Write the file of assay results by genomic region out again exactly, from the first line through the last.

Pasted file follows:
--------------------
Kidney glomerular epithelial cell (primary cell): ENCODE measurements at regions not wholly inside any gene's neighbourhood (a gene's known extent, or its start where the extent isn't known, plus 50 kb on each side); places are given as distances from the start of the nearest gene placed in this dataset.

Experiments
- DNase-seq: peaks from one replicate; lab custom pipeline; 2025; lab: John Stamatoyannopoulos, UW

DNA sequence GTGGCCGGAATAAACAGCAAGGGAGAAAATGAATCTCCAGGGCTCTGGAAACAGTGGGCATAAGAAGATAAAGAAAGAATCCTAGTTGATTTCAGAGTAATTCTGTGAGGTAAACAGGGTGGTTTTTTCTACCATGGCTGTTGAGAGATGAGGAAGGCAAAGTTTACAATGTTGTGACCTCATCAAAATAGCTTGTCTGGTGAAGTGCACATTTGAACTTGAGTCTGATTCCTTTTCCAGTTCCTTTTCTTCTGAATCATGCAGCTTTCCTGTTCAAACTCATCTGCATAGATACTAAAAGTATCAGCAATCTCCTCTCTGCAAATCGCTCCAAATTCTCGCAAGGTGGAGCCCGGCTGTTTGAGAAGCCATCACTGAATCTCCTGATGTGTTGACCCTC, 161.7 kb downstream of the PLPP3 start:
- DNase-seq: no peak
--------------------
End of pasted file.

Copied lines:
Kidney glomerular epithelial cell (primary cell): ENCODE measurements at regions not wholly inside any gene's neighbourhood (a gene's known extent, or its start where the extent isn't known, plus 50 kb on each side); places are given as distances from the start of the nearest gene placed in this dataset.

Experiments
- DNase-seq: peaks from one replicate; lab custom pipeline; 2025; lab: John Stamatoyannopoulos, UW

DNA sequence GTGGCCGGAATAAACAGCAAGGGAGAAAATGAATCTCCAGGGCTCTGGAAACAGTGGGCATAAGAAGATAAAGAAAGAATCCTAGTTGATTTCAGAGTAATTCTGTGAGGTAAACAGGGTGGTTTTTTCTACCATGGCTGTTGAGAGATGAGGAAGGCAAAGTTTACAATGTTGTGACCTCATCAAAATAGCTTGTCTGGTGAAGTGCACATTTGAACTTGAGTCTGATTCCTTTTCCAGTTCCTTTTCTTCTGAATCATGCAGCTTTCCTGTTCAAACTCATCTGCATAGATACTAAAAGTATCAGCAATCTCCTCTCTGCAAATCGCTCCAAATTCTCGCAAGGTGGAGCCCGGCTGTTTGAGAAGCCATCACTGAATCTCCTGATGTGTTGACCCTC, 161.7 kb downstream of the PLPP3 start:
- DNase-seq: no peak